May 26, 2006
Martha Stewart and Enron
Posted by Lisa Fairfax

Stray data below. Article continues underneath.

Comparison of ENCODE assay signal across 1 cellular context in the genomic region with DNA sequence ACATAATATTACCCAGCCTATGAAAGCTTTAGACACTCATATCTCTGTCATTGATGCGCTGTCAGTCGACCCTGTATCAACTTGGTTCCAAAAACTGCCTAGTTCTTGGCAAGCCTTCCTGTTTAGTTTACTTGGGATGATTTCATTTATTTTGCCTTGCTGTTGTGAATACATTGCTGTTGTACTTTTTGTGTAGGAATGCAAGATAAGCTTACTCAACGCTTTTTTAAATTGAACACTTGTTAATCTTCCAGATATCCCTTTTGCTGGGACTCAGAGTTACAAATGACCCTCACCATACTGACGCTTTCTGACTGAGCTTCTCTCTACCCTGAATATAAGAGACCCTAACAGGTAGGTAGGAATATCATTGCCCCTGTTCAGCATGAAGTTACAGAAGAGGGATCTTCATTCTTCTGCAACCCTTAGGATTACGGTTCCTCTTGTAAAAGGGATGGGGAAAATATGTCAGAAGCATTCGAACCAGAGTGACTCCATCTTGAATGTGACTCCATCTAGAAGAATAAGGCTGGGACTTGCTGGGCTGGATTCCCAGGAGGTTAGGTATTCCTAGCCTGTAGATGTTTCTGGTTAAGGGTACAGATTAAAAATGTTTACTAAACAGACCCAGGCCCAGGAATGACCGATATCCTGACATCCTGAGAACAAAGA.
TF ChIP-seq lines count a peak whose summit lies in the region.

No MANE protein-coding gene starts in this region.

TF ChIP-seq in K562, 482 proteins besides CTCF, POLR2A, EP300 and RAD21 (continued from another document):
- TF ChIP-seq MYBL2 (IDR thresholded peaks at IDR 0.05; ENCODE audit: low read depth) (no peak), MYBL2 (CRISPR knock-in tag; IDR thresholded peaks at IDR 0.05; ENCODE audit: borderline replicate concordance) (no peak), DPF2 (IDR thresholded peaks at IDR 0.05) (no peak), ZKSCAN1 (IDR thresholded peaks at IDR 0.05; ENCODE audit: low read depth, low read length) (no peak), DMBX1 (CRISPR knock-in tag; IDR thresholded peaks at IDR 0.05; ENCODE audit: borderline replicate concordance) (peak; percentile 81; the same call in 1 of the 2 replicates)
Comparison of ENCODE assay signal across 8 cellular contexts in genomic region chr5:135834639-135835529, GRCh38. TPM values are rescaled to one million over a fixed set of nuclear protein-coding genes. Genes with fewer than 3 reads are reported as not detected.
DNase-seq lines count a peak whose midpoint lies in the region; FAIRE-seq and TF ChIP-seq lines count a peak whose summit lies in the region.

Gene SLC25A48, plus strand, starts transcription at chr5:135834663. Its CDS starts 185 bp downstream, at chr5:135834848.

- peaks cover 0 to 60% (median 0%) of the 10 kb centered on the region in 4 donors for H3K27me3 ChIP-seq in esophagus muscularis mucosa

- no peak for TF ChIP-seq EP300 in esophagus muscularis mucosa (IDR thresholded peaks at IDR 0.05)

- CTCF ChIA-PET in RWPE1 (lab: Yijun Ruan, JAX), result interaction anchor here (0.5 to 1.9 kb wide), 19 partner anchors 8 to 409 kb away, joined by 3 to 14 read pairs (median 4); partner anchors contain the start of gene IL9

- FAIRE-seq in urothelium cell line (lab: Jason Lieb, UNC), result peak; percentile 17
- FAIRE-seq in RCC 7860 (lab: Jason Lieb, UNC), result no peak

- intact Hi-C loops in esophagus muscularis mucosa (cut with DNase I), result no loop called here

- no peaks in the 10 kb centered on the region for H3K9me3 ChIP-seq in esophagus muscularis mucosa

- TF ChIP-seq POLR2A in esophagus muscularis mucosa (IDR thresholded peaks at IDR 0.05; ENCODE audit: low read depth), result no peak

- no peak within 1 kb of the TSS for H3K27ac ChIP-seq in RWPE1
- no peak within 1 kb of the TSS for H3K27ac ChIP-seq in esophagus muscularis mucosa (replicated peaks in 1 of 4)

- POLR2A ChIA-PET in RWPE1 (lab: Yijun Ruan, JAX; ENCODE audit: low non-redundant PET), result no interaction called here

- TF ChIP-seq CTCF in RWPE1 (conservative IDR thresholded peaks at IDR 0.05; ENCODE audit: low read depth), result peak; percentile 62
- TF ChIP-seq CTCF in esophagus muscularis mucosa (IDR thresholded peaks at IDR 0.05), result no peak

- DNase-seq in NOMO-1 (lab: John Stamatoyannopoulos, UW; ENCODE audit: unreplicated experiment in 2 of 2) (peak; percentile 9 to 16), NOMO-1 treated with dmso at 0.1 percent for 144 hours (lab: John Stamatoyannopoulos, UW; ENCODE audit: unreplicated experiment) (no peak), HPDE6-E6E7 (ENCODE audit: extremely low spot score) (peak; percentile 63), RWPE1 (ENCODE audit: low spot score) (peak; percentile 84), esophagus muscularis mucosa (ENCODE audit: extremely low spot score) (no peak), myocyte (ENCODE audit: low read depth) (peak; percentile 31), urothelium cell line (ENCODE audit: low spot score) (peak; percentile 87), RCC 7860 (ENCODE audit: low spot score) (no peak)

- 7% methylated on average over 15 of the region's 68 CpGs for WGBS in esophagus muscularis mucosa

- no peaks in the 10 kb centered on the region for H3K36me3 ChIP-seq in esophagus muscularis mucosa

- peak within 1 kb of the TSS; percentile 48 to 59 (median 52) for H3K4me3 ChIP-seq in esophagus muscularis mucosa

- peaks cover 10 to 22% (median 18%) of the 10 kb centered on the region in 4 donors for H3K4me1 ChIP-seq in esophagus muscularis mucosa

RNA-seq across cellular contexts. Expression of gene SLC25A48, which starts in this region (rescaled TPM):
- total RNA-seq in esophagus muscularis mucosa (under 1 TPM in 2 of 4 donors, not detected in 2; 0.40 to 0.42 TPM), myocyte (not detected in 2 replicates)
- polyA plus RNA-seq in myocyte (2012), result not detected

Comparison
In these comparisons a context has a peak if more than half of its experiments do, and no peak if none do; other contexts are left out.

Ironically, yesterday was Martha Stewart’s deadline for responding to the SEC’s insider trading charges against her. Martha Stewart has chosen to fight the charges. The Enron verdict may have made her decision easier. Although it is risky to make comparisons to Enron, certainly Martha Stewart could have been heartened by the fact that the insider trading charges were the only ones on which Skilling was able to obtain a not guilty verdict. As Joan Heminway (at Tennessee College of Law) has pointed out, the insider trading charges against Martha Stewart are relatively novel and hence may be difficult to prove. Thus, if Enron jurors believed that there was not enough proof to demonstrate insider trading based on the the seemingly straightforward facts of Skilling’s trades, then jurors may be even more skeptical of the charges against Martha Stewart. Yet even using Enron as a benchmark, Martha Stewart’s decision is risky. Besides the obvious distinction that Martha Stewart’s charges are civil and not criminal, the Enron verdict appears to demontrates a desire by jurors to hold CEOs accountable. Martha Stewart has to wonder if the prison time she's served has quenched this desire or if the public believes she still has more accounting to do.

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